Historically, there has been an intense debate over the most effective approach to instruction: bottom-up versus top down (Adams, 1990; Chall, 1967; Grabe, 1991; McCarthy, 1991; Swaffar, 1988). With the increasing emphasis on the role of context in literacy activities (Anderson and Pearson, 1984; Lave, 1988; Steffensen, Joag-dev, and Anderson, 1979), reading research in English as a second language (ESL) has in the recent past focused on the effects of prior knowledge, or schemata, on comprehension (Carrell, 1984, 1987; Dubin and Bycina, 1991; Lee, 1986). Most of these studies generally reported significant effects of background knowledge on reading performance. Concomitantly, the proliferation of recent instructional approaches also reflected a clear tendency to over emphasize the role of background knowledge and devalue the role linguistic knowledge plays in the comprehension process (Fang, 1993; Yule, 1986). Mitchell (1982) and Perfetti (1989) pointed out that the experimental manipulations in such studies often tilted the balance in favor of the kind of processing that is guided by top-down effects. Therefore, caution needs to be exercised in the interpretation of their findings.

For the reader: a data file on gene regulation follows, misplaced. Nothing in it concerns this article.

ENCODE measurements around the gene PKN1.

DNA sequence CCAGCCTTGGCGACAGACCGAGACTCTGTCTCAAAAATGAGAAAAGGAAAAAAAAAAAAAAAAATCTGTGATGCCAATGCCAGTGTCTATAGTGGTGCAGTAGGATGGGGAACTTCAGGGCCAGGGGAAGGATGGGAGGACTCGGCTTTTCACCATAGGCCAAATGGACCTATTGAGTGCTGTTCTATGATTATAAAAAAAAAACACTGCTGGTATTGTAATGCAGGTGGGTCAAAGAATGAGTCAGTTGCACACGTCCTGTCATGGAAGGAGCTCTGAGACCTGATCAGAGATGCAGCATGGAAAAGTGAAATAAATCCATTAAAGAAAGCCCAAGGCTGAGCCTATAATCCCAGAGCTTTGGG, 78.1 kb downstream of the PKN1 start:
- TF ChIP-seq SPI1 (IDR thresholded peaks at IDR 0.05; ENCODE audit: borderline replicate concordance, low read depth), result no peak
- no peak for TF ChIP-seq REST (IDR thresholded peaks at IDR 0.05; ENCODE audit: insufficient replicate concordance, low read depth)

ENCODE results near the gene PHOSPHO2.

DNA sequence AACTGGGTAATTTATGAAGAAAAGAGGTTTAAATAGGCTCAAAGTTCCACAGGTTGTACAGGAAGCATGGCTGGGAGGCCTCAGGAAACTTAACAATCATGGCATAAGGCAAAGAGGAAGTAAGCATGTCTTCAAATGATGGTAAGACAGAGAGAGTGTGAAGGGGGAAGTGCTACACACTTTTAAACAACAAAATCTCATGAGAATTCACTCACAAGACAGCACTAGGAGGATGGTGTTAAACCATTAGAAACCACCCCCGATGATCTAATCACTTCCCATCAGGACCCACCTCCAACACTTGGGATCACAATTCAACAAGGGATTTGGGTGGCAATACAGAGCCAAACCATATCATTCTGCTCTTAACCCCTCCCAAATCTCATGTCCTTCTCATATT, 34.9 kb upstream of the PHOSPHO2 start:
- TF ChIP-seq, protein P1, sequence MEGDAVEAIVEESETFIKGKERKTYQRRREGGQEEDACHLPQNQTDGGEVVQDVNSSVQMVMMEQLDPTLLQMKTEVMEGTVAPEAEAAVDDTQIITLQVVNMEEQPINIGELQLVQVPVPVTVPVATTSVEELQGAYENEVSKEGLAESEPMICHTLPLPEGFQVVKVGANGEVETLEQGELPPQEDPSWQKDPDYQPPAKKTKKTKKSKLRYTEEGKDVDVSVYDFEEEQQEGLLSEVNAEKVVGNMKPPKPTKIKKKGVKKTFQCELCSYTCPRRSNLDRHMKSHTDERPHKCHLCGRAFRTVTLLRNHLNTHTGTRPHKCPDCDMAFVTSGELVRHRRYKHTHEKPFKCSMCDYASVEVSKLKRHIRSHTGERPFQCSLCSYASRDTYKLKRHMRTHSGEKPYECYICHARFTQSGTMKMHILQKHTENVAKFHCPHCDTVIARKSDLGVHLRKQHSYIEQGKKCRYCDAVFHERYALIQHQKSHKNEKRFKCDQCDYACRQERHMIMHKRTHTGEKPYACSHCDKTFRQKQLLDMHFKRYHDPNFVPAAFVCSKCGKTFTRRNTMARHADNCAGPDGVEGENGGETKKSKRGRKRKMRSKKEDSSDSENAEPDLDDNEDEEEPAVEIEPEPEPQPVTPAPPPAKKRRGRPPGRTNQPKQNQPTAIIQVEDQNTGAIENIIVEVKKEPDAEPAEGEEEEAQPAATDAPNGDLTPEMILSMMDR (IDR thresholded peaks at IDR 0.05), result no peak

Fang, Z. (1994). Priority of Reading Instruction Revisited: Evidence From a Regression Analysis of Adult ESL Learners' Reading Ability. Reading Horizons: A Journal of Literacy and Language Arts, 35 (2). Retrieved from https://scholarworks.wmich.edu/reading_horizons/vol35/iss2/5